Slavery in the Palm Oil Industry

Palm oil is found in approximately 50 percent of common grocery and household products. Since 1980, palm oil production has increased significantly and is expected to double again by 2050. Indonesia and Malaysia are the two largest exporters of palm oil, together producing 84 percent of the world’s supply and employing over three million workers.

Though touted as an economic stimulator, this growing industry has been the subject of major environmental and human rights violations, including the use of forced labor from adults and children.

Human rights violations in palm oil production has received little attention from the global economy, probably due to its complicated supply chain. Hidden in some of the world’s most rural rainforests, palm oil plantations often depend on forced labor, benefiting from the impunity that comes with this invisibility. These plantations often push indigenous people from the land they own, leaving entire communities with no choice but to work on the plantations.

As consumers and governments become more concerned with supply chain responsibility and propose legislation to eradicate forced labor in imported goods, reports are now shining a light on the transgressions on palm oil plantations in Malaysia and Indonesia.

The 2016 Trafficking in Persons (TIP) report ranked Malaysia and Indonesia as Tier 2 countries, indicating that they failed to meet the minimum standards established by the Trafficking Victims Protection Act (TVPA) and showed no significant efforts to correct this behavior. A Department of Labor report released in September identified palm oil to be among the commodities most likely produced using child labor.

The governments in Malaysia and Indonesia rely on palm oil to stimulate economic development, providing little financial incentive for government crackdowns on the industrie’s use of forced labor. Meanwhile laborers face harsh and dangerous working conditions with little to no access to justice.

Workers struggle to survive and sustain their families as plantation owners pay them little to no wages. Palm oil producers often utilize financial punishments when employees make mistakes or fail to meet arbitrary work targets. Laborers interviewed by Amnesty International admitted to needing to make their children and spouses join them in the fields to meet targets for work to avoid these financial consequences.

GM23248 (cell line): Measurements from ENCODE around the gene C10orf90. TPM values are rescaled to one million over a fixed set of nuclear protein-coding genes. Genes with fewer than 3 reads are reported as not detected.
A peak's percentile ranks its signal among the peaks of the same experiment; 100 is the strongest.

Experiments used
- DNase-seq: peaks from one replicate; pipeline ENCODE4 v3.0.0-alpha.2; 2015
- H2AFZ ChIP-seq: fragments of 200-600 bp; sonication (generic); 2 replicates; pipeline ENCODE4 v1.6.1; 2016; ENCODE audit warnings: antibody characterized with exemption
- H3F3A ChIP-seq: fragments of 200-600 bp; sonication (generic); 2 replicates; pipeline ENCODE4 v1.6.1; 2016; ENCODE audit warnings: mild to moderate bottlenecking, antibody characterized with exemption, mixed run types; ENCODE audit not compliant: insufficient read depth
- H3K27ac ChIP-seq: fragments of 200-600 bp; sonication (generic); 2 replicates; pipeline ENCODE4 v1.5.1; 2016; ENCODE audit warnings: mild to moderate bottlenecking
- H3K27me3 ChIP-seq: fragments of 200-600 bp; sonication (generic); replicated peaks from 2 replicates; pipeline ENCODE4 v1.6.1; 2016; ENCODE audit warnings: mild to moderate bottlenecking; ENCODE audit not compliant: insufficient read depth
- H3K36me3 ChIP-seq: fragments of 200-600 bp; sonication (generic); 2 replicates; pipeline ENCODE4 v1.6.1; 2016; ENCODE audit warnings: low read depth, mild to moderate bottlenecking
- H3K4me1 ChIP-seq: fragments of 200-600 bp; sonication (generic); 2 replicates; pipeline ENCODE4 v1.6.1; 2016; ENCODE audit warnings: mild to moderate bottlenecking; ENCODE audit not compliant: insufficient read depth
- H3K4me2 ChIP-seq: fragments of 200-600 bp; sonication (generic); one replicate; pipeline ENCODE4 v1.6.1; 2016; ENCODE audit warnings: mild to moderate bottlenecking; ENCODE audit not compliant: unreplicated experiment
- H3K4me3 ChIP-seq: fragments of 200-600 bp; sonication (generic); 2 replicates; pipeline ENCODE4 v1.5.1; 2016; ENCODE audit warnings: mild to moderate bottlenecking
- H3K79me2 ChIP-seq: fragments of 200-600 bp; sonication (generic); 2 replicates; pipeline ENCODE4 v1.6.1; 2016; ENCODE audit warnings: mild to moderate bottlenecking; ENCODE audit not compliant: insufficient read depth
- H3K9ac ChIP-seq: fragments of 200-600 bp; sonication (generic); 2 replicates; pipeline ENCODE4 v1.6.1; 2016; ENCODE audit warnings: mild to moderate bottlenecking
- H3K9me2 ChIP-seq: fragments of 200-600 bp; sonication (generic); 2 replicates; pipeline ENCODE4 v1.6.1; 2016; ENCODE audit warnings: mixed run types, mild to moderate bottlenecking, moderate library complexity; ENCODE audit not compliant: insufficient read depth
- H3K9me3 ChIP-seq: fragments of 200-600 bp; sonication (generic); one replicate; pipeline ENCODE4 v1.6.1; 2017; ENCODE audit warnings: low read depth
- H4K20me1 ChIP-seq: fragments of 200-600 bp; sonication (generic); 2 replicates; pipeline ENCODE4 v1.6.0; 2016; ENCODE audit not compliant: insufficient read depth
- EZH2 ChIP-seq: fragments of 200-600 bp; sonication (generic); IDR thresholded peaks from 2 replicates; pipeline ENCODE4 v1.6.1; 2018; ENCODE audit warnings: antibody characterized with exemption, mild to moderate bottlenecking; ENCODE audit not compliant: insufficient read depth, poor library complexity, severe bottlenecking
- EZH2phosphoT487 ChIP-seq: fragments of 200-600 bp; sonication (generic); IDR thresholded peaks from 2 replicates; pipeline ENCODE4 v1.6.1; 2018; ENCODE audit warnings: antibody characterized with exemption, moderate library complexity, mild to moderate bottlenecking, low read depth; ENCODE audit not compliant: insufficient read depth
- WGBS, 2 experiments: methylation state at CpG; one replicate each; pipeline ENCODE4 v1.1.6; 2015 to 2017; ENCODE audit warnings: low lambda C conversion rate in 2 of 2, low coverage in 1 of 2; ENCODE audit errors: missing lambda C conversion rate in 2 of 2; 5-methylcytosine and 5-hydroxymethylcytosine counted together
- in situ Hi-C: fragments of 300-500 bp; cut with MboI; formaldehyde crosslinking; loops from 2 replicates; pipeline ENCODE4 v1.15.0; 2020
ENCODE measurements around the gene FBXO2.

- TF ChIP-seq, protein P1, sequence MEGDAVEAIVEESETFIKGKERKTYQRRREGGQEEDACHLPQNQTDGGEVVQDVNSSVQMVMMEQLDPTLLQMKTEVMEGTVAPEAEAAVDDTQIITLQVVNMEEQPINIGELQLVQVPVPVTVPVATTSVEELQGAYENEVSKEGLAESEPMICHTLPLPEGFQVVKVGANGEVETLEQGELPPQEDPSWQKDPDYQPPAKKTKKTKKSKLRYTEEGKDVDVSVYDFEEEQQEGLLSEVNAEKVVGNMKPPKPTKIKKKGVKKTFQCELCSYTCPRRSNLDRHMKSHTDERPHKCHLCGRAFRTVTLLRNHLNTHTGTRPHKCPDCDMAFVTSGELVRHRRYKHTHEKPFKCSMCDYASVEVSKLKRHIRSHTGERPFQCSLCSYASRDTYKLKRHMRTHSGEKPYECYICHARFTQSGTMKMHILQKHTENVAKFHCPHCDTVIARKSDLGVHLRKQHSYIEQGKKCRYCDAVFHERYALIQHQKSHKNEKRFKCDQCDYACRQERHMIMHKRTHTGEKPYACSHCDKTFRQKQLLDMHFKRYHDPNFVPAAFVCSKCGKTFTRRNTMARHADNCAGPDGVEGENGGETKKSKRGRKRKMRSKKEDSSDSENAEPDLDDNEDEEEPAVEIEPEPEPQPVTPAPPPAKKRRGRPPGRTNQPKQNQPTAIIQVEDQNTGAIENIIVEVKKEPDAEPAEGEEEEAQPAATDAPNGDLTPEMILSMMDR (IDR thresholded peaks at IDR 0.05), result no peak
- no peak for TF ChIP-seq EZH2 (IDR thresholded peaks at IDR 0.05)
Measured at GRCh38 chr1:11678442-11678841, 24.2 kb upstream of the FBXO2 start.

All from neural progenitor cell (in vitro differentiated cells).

Children involved in palm oil production are made to carry large loads of heavy fruit, weed fields, and spend hours every day bent over collecting fruit from the plantation floor. Heat exhaustion as well as cuts and bruises from climbing thorny palms are commonplace. To avoid being culpable for profiting from child labor, companies do not officially recognize children as laborers and the children receive little or no pay for their grueling work.

The U.S. government has some tools to pressure companies importing palm oil from Malaysia and Indonesia and require plantations to implement policies to protect workers. Section 307 of the Tariff Act bans the import of any goods produced with forced labor from being imported to the United States. Per this definition, most palm oil imported from Malaysia and Indonesia should be subject to exclusion and seizure.

The ban only lasts until a producer proves that their its was not produced with forced labor, and then it is allowed back into U.S. markets, incentivizing companies to encourage producers to implement strong best practices that protect their supply chains from forced labor.

As a top consumer of palm oil, the United States has the unique opportunity to leverage its purchasing power to pressure producers of palm oil to implement and enforce fair labor practices. By holding these countries accountable for their failure to meet the minimum standards to combat trafficking, companies and the government alike can help correct these workers’ suffering. Fully enforcing the Tariff Act and raising public awareness of the human rights violations in this incredibly common commodity is the first step in furthering our commitment to eradicating modern slavery.

By Meggie Weiler

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